The latest edition of Ecological Applications Examines Management Practices in the U.S. National Park Service
The National Park Service incorporates some of the most impressive and important natural systems in the United States of America. Filled with awe-inspiring views, unique natural wonders, and multitudes of native flora and fauna, the parks many seem to many like museums of nature. And to the general public, the NPS staff may seem like a team of curators, charged with preserving a view of what our country looked like before the arrival of Europeans.
But the true role of the NPS is much more complicated and much less static. In the eighty three years since the U.S. Congress established the National Park system, the land management practices of the parks have evolved and changed to meet both public approval and logistic feasibility. In addition, the study of ecological systems in and around the parks have revealed new insights into what may or may not be ecologically appropriate decisions regarding park management.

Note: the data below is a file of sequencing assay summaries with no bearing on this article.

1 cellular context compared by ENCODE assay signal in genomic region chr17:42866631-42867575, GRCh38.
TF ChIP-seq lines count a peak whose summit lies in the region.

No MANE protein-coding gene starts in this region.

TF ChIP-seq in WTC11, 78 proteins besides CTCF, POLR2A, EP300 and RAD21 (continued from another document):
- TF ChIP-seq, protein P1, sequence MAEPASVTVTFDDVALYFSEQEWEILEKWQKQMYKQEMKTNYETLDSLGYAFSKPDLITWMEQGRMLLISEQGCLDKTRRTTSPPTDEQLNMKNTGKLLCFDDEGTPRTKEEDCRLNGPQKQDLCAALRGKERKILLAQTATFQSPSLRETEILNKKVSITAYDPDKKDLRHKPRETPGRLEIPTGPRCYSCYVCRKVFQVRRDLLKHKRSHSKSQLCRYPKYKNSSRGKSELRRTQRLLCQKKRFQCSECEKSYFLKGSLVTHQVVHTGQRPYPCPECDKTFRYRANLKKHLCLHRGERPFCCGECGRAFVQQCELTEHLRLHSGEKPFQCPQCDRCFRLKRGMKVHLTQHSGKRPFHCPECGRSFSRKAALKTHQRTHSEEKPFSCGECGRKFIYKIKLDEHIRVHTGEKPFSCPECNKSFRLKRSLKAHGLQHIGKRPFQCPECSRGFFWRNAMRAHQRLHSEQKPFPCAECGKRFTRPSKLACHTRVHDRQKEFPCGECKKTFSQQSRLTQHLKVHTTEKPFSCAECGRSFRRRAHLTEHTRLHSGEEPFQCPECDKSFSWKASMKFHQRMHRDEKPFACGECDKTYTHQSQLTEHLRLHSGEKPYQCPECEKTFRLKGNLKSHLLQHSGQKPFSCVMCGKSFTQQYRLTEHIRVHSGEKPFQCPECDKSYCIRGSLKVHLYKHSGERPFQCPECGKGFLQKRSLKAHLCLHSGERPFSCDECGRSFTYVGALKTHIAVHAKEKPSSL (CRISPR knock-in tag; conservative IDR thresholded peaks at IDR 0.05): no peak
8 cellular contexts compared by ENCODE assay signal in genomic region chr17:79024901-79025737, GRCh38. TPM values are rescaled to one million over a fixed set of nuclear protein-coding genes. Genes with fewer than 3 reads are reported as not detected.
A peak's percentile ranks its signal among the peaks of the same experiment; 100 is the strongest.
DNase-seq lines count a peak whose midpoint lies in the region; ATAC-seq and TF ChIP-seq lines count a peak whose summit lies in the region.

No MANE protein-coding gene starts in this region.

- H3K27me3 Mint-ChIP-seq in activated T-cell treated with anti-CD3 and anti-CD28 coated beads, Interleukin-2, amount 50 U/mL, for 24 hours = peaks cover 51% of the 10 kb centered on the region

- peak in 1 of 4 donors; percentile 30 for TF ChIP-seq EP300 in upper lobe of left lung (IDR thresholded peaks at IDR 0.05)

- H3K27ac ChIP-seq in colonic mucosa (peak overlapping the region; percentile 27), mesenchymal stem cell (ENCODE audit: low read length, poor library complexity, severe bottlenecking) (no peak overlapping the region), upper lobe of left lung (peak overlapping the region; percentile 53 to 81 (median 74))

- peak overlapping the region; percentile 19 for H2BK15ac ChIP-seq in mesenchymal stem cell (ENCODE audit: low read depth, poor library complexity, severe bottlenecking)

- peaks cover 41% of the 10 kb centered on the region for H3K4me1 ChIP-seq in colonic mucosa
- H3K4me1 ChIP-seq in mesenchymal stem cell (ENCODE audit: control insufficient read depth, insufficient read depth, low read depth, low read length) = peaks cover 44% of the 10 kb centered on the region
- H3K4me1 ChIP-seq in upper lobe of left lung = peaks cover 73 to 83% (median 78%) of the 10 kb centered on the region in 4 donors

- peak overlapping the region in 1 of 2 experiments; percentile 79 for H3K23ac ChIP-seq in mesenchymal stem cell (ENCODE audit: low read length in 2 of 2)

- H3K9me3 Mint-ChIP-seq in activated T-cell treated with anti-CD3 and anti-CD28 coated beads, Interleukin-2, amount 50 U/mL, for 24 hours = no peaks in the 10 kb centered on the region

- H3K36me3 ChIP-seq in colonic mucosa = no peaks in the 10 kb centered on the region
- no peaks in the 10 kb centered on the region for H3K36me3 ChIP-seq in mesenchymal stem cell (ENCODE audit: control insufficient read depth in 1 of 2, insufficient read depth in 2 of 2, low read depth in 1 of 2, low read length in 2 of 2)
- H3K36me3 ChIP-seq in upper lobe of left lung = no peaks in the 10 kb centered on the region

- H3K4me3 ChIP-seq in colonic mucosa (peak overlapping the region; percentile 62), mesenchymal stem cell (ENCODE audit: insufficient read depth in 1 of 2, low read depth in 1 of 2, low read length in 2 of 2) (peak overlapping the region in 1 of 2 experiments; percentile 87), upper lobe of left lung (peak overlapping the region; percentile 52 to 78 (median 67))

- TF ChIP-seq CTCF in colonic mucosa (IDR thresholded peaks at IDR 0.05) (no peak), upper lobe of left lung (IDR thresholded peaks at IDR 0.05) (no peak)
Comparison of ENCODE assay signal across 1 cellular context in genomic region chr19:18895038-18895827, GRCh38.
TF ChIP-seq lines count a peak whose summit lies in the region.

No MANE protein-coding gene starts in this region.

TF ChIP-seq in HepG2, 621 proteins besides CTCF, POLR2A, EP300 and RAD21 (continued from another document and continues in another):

The February edition of Ecological Applications presents a special feature on wildlife management in the US National Park system. Included are three case studies which were presented during a workshop at the Ecological Society of America's 1996 Annual Meeting.
Of Elephants and Blind Men: Deer Management in the U.S. National Parks by
William Porter of the State University of New York at Syracuse and Brian
Underwood of the Biological Resources Division, United States Geological Survey,
examines the controversial issue of white-tailed deer population surges in
eastern National Parks. "Like blind men touching different parts of an elephant
and disagreeing about its form," the authors write, "those engaged in the debate
about deer management in parks are viewing different parts of the ecological
system. None has seen the entire system, and consequently there is neither
common agreement on the nature of the pro
Contact: Alison Gillespie
Ecological Society of America